Na+–nutrient cotransport triggers downstream signalling in the epithelial cell. These signalling events activate MLCK, which phosphorylates perijunctional myosin regulatory light chain (MLC) and increases leak pathway permeability67,68,69. This process amplifies paracellular nutrient transport via solvent drag (Fig. 2), whereby the osmotic gradient created by transcellular transport drives paracellular water absorption70. The absorbed water comes from the unstirred layer immediately adjacent to the epithelium, which is rich in small nutrient monomers owing to the activity of brush border digestive enzymes. This paracellular fluid absorption allows paracellular nutrient absorption to amplify transcellular transport71,72,73,74. Importantly, solvent drag only contributes substantially to nutrient absorption when luminal concentrations of nutrient monomers are high72. This subtlety probably explains why passive paracellular nutrient absorption via solvent drag has been detected in some studies and not others75,76,77,78,79,80,81,82,83,84. In contrast to transcellular transport, paracellular absorption via solvent drag is not stereospecific and can accommodate molecules for which there are no apical transporters, such as mannitol72,85.

Paracellular amplification of transcellular absorption, or solvent drag, probably explains why the rate of nutrient transport across the intestinal epithelium cannot be saturated72. Clinically, solvent drag contributes to the efficacy of simple Na+ and carbohydrate-containing oral rehydration solutions that have been used to treat countless individuals with potentially fatal, high-volume diarrhoeal diseases, such as cholera. By contrast, the glycosuria that occurs in diabetes mellitus suggests that no corresponding paracellular pathway for glucose resorption exists within the renal tubule.

The pore pathway in disease

Intestinal epithelial claudin-2 has been the subject of intense scrutiny owing to its markedly increased expression in a broad range of inflammatory disorders. Claudin-2 upregulation was first described in the contexts of ulcerative colitis and Crohn’s disease86,87. Subsequent work demonstrated that intestinal epithelial claudin-2 is also upregulated in coeliac disease88, irritable bowel syndrome89, HIV enteropathy90, enteric infection50, necrotizing enterocolitis91 and Whipple disease92. The factors that mediate claudin-2 upregulation are incompletely characterized, but in vitro and in vivo studies have implicated IL-1, IL-6, IL-13, IL-22 and tumour necrosis factor (TNF) as potential enhancers of claudin-2 expression50,86,93,94,95,96. By contrast, some in vitro studies suggest that butyrate can suppress claudin-2 expression and increase barrier function via an IL-10 receptor-dependent mechanism97. Together, these data indicate that the mucosal immune system can fine-tune claudin-2 expression.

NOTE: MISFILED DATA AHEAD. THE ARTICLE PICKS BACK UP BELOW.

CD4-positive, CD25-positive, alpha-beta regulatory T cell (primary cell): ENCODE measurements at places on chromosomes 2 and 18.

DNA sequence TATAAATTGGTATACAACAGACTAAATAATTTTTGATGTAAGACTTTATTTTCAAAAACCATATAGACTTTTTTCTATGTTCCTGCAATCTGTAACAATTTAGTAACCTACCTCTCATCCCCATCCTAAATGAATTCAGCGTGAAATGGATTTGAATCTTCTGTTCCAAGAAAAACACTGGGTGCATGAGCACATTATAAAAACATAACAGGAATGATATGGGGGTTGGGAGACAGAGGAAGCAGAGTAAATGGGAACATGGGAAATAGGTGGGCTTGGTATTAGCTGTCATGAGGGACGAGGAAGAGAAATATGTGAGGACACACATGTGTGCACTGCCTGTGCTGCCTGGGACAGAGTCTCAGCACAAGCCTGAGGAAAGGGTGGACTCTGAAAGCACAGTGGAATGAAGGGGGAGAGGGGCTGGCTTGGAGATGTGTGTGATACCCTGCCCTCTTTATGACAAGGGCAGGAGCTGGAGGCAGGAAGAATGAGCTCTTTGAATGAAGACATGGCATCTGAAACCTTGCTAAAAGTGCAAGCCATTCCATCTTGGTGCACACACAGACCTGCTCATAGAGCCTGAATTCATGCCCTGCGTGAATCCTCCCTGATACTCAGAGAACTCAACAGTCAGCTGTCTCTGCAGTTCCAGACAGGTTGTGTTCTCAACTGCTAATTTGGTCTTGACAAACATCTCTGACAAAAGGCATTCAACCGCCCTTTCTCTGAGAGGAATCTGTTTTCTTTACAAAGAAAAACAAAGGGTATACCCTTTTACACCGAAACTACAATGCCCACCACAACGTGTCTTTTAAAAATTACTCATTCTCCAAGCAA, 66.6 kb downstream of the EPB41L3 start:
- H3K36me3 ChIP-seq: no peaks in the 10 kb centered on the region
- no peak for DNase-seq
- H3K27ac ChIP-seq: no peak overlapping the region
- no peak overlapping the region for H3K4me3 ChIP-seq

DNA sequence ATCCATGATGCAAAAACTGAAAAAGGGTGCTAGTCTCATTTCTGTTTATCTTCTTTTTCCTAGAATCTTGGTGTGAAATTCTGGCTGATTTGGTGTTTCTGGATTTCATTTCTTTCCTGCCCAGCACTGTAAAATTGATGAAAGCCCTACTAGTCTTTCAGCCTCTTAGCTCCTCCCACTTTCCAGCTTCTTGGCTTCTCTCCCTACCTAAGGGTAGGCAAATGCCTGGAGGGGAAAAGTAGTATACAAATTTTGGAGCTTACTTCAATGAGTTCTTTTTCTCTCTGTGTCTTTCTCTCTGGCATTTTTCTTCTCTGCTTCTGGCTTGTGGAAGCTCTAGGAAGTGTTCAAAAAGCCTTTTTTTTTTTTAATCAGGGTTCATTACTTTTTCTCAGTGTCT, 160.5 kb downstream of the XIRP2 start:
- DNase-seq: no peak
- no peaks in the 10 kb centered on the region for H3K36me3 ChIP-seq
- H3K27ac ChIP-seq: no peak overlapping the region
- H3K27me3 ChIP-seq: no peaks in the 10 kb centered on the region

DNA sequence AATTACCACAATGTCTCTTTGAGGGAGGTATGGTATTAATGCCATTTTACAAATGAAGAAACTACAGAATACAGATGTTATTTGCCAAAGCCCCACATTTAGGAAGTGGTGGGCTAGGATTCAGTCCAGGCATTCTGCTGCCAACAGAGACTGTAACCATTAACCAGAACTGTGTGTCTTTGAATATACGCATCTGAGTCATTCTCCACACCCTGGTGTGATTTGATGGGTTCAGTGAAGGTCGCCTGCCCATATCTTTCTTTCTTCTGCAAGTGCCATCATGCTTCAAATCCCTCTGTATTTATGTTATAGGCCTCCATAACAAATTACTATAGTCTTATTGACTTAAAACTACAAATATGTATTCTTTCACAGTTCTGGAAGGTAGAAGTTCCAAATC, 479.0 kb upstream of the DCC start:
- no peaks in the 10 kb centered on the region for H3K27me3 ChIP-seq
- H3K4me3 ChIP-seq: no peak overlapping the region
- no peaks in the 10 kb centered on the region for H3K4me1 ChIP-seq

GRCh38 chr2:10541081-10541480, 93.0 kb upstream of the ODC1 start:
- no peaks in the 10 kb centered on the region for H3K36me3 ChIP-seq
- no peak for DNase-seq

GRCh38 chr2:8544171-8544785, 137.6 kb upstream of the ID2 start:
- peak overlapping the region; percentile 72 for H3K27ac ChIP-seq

Administration of recombinant IL-13 to mice increases claudin-2 expression and augments intestinal paracellular cation permeability98. Similarly, transgenic claudin-2 overexpression within the intestinal epithelium increases paracellular permeability to cations to levels similar to those in IL-13-treated wild-type mice98. By contrast, IL-13 has no effect on intestinal permeability in mice in which the Cldn2 gene, which encodes claudin-2, is knocked out. Thus, claudin-2 upregulation is both necessary and sufficient to increase paracellular cation permeability in vivo. The impact of this effect on disease is discussed in the following sections.

Claudin-2 attenuates diseases induced by luminal insults